Strategy is concerned with creating and defending an organization’s competitive advantage in changing environments. To be successful, organizations must leverage and renew their resources, competencies and leadership skills, sometimes in multiples industries at the same time. Such organizations are able to survive longer, perform better, and elicit favorable evaluations from their stakeholders, thereby shaping how industries change over time.
The faculty (Bob Andersen, Oana Branzei, Mary Crossan, Cara Maurer, Krista Pettit, Glenn Rowe, Lee Watkiss, and Mark Zbaracki) and doctoral students of the Strategy group at Ivey engages these wide-ranging phenomena in their research, course development, and teaching by drawing on multiple disciplines, including economics, psychology, political science, and sociology. The goal of this engagement is to advance the academic study of strategy and related disciplines while helping managers to improve their strategic decisions. Their research is published in top management journals including Academy of Management Journal, Academy of Management Review, Administrative Science Quarterly, Organization Science, and Strategic Management Journal.
The program emphasizes a strong foundation in strategic theory, research methods, and statistics. Students are exposed to both classic and recent scholarly work in order to expose them to the key paradigms, to help them to build mental models of different theoretical perspectives, and to develop a keen appreciation of the interconnectedness of the different research streams in the field of strategic management.
During the first two years of the program, students take a set of complementary courses in strategic management theory at the business-unit, corporate, and global levels, organizational theory, and others drawn from across the social sciences. Students also take a series of research methods courses including statistical and econometrical techniques as well as the option to take qualitative methods courses. Other aspects of the program are tailored to fit the student’s own research and teaching interests.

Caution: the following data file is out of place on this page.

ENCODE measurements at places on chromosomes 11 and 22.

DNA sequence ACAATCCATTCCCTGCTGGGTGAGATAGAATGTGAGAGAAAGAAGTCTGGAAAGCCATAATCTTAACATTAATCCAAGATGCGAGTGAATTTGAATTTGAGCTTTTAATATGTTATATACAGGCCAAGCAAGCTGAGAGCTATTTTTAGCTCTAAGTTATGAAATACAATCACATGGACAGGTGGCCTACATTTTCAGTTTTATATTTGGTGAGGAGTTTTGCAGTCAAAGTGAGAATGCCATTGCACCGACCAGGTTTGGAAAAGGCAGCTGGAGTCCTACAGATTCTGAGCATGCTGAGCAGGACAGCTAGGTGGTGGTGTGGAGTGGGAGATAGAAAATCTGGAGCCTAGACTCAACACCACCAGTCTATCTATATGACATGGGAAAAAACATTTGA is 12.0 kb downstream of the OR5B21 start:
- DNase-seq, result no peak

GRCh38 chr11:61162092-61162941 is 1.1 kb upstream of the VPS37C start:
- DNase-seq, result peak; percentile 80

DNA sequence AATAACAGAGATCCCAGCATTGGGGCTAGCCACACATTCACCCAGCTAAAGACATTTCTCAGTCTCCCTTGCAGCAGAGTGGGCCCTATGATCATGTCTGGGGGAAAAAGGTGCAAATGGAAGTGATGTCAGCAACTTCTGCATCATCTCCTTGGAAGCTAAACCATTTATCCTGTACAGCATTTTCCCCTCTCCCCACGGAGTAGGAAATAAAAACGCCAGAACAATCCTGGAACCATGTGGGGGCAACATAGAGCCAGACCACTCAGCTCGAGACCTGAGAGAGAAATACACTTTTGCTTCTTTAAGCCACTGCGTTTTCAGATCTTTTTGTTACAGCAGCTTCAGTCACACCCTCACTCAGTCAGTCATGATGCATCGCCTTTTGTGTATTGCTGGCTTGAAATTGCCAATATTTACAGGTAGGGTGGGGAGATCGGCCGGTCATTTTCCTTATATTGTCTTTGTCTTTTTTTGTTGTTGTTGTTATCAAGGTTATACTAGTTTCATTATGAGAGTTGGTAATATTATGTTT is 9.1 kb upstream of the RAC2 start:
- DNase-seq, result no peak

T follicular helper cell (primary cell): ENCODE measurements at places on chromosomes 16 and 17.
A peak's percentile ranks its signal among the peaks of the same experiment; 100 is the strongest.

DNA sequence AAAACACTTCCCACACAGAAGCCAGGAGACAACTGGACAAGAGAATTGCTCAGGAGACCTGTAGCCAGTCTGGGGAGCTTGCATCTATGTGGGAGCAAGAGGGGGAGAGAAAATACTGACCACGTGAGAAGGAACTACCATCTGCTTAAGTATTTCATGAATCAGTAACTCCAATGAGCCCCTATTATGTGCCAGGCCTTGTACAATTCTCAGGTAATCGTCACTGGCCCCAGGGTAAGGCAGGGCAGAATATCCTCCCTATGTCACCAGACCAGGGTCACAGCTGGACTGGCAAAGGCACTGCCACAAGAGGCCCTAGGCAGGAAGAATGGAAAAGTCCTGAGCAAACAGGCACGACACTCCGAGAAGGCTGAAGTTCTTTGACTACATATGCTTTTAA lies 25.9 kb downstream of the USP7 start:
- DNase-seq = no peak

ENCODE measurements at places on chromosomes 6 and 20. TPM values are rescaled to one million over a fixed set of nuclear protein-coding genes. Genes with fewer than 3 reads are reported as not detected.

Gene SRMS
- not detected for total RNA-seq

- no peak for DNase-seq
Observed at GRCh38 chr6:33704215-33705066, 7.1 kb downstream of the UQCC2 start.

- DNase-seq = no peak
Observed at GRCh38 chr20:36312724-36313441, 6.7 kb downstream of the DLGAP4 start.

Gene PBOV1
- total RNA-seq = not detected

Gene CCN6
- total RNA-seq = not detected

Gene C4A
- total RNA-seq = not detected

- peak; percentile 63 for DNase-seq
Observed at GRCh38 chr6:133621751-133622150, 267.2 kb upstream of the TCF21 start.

Throughout the doctoral program, students engage in research both independently and in collaboration with faculty. Between the second and third years of the program, students complete a major, independent, empirical research project. All students are encouraged to present their research at academic conferences as well as to submit articles to top-tier research journals for peer review. Students graduate as creative, independent scholars with the skills necessary to conduct cutting-edge research in the field of strategy and related disciplines.
The doctoral program in Strategy is designed to produce scholars. We train our graduates to become academics in a university setting. We aim to produce researchers and teachers. If your interest is consulting, industry, or other non-university sector employment, you would be better to pursue an MBA or MSc degree.
*Please note that Strategy is a stream under General Management
Areas of Research Focus
- Competitive advantage at the business and corporate levels
- Corporate governance
- Institutional and industry evolution
- Organizational design and strategy implementation
- Organizational learning and strategic renewal
- Power and politics in organizations
- Strategic leadership and human resource management
- Technological Innovation
PhD Student Opportunities
The doctoral program in Strategy is recruiting students with the following research interests.
Professors Mark Zbaracki and Lee Watkiss are recruiting PhD students with an interest in how choices get made in organizations. We gather archival data and data from interviews and interactions with managers to study how organizational decision-making processes change across context and time. We focus in particular on how experience and politics shape choice. We welcome PhD students to join our research group and contribute to a number of new projects. Specifically, we are looking for students to help us:
- Explore how people create the situations they work in and how those situations then shape choices;
- Consider how managers make sense of the complexity and ambiguity of decisions their companies face;